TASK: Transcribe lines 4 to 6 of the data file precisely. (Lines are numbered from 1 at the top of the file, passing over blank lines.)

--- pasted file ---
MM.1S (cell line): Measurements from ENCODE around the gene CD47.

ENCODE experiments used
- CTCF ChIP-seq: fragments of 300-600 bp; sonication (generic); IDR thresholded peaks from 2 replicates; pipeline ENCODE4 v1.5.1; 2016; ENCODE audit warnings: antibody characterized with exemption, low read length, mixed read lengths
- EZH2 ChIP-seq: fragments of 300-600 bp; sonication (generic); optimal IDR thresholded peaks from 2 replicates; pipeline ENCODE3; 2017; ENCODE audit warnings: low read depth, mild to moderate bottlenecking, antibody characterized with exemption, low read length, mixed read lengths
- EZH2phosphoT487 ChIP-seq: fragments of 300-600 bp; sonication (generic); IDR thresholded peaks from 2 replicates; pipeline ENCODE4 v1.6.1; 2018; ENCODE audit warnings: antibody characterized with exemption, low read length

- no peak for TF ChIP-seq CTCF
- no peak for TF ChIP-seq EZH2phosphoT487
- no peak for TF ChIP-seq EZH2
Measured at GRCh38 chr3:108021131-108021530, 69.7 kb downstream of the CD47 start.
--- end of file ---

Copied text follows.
- EZH2 ChIP-seq: fragments of 300-600 bp; sonication (generic); optimal IDR thresholded peaks from 2 replicates; pipeline ENCODE3; 2017; ENCODE audit warnings: low read depth, mild to moderate bottlenecking, antibody characterized with exemption, low read length, mixed read lengths
- EZH2phosphoT487 ChIP-seq: fragments of 300-600 bp; sonication (generic); IDR thresholded peaks from 2 replicates; pipeline ENCODE4 v1.6.1; 2018; ENCODE audit warnings: antibody characterized with exemption, low read length

- no peak for TF ChIP-seq CTCF